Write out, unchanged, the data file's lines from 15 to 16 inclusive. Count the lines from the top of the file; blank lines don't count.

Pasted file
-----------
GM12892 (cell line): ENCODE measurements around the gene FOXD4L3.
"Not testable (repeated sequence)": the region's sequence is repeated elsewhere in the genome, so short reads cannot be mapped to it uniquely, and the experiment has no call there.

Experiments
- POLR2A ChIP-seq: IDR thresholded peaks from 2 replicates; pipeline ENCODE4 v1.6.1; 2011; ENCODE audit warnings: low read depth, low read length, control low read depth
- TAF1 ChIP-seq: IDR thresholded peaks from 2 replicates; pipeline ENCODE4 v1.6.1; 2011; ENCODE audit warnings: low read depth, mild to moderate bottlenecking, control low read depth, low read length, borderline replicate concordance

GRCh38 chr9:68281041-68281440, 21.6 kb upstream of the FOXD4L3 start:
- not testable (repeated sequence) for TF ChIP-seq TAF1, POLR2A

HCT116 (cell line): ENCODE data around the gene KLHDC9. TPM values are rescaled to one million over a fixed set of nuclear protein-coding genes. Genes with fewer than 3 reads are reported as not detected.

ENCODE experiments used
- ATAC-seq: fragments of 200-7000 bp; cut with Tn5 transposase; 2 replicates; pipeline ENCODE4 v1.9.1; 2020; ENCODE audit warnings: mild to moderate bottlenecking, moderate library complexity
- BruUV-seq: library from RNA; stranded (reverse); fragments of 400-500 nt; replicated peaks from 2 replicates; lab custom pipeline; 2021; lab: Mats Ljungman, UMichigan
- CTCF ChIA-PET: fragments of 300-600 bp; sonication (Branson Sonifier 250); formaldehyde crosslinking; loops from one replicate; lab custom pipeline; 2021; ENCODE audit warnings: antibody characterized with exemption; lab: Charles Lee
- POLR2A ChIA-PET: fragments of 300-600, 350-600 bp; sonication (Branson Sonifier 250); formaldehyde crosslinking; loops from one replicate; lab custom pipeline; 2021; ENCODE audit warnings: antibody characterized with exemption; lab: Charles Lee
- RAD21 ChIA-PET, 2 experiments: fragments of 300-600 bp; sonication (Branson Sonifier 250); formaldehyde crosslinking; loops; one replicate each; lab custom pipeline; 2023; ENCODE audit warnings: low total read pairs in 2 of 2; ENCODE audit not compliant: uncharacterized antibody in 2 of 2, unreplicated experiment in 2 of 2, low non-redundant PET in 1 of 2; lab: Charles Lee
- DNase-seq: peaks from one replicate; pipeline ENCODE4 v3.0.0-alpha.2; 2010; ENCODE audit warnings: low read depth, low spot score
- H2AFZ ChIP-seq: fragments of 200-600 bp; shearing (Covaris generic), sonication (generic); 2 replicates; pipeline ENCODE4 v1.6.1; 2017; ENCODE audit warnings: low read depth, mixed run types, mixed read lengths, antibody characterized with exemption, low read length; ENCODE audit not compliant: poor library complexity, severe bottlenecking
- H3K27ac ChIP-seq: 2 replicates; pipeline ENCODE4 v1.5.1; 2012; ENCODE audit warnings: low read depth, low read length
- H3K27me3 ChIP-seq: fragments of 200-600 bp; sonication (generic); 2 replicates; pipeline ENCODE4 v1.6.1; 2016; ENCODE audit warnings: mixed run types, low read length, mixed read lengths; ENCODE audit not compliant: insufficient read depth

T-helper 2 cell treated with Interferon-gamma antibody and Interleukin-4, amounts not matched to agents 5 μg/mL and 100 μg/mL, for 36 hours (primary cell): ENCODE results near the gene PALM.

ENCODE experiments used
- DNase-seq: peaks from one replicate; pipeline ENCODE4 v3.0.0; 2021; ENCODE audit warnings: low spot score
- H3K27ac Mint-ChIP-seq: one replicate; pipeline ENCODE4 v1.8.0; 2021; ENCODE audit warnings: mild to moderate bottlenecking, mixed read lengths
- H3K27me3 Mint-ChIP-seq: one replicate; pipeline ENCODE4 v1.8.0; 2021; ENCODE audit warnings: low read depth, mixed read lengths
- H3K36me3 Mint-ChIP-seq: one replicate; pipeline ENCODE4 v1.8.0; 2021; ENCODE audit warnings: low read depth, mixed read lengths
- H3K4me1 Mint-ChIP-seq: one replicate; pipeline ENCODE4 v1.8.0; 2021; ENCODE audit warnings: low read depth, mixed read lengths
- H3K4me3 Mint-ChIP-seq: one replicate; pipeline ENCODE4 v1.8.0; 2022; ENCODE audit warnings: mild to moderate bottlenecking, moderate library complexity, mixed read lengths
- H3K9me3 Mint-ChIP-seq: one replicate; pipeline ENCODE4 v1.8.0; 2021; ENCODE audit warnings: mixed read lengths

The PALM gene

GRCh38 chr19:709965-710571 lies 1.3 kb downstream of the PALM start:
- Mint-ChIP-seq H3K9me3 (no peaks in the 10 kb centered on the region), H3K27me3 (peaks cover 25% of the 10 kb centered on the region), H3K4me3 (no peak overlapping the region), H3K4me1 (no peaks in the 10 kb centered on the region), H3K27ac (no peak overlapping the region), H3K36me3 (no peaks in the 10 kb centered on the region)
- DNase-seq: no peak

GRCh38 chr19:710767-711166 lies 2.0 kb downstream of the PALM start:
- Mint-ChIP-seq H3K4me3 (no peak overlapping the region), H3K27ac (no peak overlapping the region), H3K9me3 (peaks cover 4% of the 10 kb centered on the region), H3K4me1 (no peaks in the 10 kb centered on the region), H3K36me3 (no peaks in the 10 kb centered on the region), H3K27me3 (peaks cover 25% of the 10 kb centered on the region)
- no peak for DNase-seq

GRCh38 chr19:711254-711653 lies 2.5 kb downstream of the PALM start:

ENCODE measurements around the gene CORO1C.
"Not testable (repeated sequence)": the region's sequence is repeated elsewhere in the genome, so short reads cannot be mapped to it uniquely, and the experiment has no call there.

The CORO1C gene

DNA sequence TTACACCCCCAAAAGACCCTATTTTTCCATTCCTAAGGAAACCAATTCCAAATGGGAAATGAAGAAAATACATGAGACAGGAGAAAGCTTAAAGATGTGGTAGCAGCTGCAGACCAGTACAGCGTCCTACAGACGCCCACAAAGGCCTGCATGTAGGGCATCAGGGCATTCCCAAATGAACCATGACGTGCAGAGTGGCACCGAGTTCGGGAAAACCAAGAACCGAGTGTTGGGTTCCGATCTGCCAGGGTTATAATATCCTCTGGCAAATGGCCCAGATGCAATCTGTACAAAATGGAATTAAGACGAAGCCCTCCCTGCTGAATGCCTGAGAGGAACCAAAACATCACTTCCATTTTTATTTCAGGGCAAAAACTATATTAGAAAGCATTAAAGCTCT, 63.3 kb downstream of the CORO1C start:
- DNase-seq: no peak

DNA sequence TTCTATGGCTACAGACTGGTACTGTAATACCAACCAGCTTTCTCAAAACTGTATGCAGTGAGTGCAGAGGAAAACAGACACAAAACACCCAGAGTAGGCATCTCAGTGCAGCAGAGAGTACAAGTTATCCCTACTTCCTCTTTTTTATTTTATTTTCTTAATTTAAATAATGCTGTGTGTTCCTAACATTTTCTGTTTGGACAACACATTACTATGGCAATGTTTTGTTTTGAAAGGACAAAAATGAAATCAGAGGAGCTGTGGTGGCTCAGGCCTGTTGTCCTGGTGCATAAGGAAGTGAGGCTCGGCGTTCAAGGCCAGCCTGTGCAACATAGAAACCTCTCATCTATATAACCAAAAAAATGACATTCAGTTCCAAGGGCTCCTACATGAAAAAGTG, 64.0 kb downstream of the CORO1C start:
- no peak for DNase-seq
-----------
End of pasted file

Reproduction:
- DNase-seq: peaks from one replicate; pipeline ENCODE4 v3.0.0-alpha.2; 2010; ENCODE audit warnings: low read depth, low spot score
- H2AFZ ChIP-seq: fragments of 200-600 bp; shearing (Covaris generic), sonication (generic); 2 replicates; pipeline ENCODE4 v1.6.1; 2017; ENCODE audit warnings: low read depth, mixed run types, mixed read lengths, antibody characterized with exemption, low read length; ENCODE audit not compliant: poor library complexity, severe bottlenecking